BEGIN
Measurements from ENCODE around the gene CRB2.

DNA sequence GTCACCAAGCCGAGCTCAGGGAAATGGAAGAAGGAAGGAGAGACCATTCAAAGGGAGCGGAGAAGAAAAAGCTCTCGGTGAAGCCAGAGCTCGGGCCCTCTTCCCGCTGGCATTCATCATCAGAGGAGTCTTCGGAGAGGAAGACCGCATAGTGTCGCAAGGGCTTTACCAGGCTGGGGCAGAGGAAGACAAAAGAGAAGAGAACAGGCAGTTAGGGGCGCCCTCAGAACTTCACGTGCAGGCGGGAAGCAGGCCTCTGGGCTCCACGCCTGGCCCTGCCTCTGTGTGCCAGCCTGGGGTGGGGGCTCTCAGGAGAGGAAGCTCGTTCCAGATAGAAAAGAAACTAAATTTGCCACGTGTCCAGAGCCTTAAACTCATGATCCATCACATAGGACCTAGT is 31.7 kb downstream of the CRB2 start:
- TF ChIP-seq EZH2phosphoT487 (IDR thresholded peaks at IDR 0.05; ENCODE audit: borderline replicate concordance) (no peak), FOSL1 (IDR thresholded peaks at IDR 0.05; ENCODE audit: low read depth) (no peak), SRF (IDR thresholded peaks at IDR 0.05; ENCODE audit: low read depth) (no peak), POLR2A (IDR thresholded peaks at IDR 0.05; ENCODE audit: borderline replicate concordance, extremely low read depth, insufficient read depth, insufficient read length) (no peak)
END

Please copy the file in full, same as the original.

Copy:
Measurements from ENCODE around the gene CRB2.

DNA sequence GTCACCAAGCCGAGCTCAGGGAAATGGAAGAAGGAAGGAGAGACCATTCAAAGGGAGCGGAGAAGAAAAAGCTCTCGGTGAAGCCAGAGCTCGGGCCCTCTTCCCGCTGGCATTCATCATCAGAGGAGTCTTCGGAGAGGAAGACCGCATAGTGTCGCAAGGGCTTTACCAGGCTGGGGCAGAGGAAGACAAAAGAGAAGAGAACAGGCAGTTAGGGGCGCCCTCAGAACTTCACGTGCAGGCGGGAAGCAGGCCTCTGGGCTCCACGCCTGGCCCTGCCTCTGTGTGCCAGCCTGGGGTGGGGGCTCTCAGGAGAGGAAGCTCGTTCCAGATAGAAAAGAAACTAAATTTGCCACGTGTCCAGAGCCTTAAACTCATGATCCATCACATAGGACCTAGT is 31.7 kb downstream of the CRB2 start:
- TF ChIP-seq EZH2phosphoT487 (IDR thresholded peaks at IDR 0.05; ENCODE audit: borderline replicate concordance) (no peak), FOSL1 (IDR thresholded peaks at IDR 0.05; ENCODE audit: low read depth) (no peak), SRF (IDR thresholded peaks at IDR 0.05; ENCODE audit: low read depth) (no peak), POLR2A (IDR thresholded peaks at IDR 0.05; ENCODE audit: borderline replicate concordance, extremely low read depth, insufficient read depth, insufficient read length) (no peak)